Nikon 1 J5: A Much Needed Makeover
The Nikon 1 J5 features much needed changes in design and pricing. Conchita Fernandes puts it to the test and finds out how significant they are, and its importance in the company’s J-series lineup.
The Nikon 1 J5 is the latest iteration from the company’s entry-level mirrorless cameras, which on the face of it, have been underwhelming, starting from the release of its first camera, the J1. The major issues were mainly present in the camera’s ergonomics, which Nikon has addressed over the course of the years leading up to now. With the J5, they have taken a big step with the design, and on first glance, it looked very promising.
A lot of the initial criticism was directed at the fact that the camera had a 1-inch sensor, while mirrorless cameras of other manufacturers had sensors that were larger. Regardless, I was curious to see what the camera had in store this time around.
On the outside, the J5 sports a very sophisticated look, thanks to the textured exterior of the camera body. This has been one of the biggest changes, as it moved away from the boxy exterior of its predecessor, to a slightly more rounded one.
Specs-wise, the J5 has been upgraded with a 20.8MP BSI CMOS sensor, versus the 18.4MP sensor present on the J4. The camera’s engine has been updated too, from an Expeed 4A to an Expeed 5A processor, thus allowing the camera to shoot continuously at 20fps with continuous AF and at 60fps with fixed AF. Considering that the lineup’s burst speed has always been one of the camera’s highest rated features, and has certainly moved to territories that have surpassed its competitors, Nikon has continued with the legacy of high burst rates.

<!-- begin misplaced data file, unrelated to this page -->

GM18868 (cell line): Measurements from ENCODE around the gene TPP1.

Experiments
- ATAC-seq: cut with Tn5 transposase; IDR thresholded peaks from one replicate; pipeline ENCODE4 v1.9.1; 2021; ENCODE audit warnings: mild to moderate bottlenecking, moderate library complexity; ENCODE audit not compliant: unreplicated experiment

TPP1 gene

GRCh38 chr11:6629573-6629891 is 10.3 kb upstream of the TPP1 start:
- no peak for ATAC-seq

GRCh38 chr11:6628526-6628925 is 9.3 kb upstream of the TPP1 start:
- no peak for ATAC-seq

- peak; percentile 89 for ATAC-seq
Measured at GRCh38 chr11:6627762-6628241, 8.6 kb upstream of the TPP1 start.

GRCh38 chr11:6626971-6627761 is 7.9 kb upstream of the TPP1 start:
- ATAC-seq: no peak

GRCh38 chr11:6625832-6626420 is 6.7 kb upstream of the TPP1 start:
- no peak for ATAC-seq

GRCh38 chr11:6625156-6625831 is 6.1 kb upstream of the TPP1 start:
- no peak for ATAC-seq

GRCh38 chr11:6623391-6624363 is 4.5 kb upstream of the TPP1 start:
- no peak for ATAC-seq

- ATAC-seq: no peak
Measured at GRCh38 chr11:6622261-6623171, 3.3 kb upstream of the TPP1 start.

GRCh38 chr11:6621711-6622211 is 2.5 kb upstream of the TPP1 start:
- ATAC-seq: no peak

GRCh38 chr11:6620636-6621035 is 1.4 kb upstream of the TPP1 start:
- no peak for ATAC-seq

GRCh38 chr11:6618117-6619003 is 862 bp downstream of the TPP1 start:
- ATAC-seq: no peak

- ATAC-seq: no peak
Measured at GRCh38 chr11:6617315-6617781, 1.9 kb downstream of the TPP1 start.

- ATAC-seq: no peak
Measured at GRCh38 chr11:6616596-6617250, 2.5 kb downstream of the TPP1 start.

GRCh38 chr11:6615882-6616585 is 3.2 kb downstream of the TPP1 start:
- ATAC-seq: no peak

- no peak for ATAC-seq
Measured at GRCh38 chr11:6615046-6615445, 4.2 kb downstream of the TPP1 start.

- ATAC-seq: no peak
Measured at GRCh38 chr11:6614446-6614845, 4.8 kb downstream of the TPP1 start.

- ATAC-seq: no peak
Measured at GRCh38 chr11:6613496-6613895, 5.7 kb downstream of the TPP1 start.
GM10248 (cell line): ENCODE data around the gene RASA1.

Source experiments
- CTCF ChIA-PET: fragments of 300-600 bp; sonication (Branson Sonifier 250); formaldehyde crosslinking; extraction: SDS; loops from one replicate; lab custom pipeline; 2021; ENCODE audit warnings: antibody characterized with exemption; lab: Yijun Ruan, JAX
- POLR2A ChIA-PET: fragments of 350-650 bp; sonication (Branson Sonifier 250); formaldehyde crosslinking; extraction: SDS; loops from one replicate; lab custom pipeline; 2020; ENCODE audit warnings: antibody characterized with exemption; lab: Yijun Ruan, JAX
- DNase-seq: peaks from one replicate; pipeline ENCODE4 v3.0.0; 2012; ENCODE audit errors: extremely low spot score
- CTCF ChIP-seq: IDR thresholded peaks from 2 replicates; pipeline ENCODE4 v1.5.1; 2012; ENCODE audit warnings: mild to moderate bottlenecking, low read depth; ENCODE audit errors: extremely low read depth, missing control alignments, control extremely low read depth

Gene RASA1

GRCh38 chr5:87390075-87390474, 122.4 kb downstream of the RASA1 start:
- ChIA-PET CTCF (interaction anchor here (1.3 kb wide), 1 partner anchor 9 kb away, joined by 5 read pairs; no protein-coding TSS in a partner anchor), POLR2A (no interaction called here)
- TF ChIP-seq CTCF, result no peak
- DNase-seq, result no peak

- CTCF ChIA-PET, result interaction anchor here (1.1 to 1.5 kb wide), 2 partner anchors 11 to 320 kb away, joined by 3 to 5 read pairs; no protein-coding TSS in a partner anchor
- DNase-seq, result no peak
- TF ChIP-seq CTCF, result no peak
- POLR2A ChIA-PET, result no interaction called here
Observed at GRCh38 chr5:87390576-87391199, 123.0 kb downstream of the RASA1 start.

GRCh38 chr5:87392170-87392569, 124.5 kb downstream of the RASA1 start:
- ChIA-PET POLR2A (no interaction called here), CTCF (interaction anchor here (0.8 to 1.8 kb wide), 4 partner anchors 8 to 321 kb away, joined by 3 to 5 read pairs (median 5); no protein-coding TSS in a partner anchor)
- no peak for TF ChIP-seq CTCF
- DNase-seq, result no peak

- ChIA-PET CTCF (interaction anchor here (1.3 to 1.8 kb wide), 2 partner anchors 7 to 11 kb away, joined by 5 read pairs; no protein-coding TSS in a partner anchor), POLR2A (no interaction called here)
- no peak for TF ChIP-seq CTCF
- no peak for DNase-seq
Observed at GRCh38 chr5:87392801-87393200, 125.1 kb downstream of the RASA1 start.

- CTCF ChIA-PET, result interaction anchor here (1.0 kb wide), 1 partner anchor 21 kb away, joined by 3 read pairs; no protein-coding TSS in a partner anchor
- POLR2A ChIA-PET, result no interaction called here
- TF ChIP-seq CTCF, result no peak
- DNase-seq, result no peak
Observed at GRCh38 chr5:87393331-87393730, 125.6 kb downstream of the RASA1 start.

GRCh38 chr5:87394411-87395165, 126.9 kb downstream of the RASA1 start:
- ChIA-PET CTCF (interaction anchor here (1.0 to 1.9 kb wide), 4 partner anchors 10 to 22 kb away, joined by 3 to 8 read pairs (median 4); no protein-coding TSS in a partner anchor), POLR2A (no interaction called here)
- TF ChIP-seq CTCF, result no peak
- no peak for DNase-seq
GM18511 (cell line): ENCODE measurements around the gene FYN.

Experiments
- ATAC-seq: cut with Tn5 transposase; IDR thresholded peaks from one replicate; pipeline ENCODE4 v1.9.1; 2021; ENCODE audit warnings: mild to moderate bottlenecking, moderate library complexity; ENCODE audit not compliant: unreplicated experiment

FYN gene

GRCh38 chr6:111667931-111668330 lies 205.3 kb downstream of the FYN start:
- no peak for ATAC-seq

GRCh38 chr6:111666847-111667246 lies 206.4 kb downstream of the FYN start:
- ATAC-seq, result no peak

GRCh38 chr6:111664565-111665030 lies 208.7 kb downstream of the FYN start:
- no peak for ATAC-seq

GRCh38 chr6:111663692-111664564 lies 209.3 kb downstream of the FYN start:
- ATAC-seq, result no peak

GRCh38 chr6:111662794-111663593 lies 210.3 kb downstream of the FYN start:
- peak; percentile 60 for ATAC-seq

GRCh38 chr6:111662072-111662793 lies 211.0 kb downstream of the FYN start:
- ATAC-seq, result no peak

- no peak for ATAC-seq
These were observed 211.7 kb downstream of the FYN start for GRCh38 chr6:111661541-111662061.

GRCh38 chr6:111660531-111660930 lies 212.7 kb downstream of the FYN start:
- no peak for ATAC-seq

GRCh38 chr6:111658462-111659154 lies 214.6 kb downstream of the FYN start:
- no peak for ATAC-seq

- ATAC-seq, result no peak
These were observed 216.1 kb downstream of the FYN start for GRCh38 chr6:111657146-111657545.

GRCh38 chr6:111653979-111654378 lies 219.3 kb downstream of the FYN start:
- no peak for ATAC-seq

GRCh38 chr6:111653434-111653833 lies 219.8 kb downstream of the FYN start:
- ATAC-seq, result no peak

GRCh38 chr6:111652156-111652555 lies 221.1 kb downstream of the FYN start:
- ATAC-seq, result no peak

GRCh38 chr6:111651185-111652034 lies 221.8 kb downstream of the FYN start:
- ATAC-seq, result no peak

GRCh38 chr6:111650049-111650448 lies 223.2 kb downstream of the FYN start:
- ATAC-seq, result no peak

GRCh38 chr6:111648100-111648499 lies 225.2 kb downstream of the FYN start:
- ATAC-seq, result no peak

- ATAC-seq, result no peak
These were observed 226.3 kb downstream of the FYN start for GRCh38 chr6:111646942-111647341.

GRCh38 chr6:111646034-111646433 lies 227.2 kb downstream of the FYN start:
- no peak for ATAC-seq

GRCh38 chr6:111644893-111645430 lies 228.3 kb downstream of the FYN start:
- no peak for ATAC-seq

On the video front, Nikon has added the 4k video recording feature but, at a dismal 15fps. When I tried it, the video was expectedly choppy, and not as refined as one would expect from a 4k video shooting option. Now especially, it seems outdated because there are 1-inch sensor cameras, particularly the company’s DL lineup, which was released earlier this year at CP+ in Japan, which can shoot usable high quality 4k. Of course, the J5 is much cheaper, but the inclusion of the feature seems to be just to grab eyeballs. Nevertheless, users can record 1080/60p and 720/60p videos, which are quite good. On the other hand, the J5 lacks a mic input this time around too. It was a little dismal, since the company appears to be targeting video shooters as well, by introducing the 4k feature. For the more creative mind, there are a bunch of other video recording options too—Time-lapse movie, slow motion, fast motion, 4-second movie, amongst others.
The camera also comes with a built-in flash, and features WiFi with NFC. As usual, the J5 does not feature a hotshoe and an external viewfinder, which is expected from the camera belonging to this price range. Otherwise, the ISO range is still the same at 160–12,800, and the camera features a Hybrid AF system with a 171-point AF system and a 105 phase detect points.
When Nikon released the J4, the body had a smooth metallic finish with no real grip on it. Now, there is a decent right hand grip on the camera, thanks to the textured finish. In addition to this, there is a right hand thumb space on the rear, which gives users the added benefit of holding the camera steadily. But, irrespective of all these benefits, the J5 is a tiny camera ideal for smaller hands.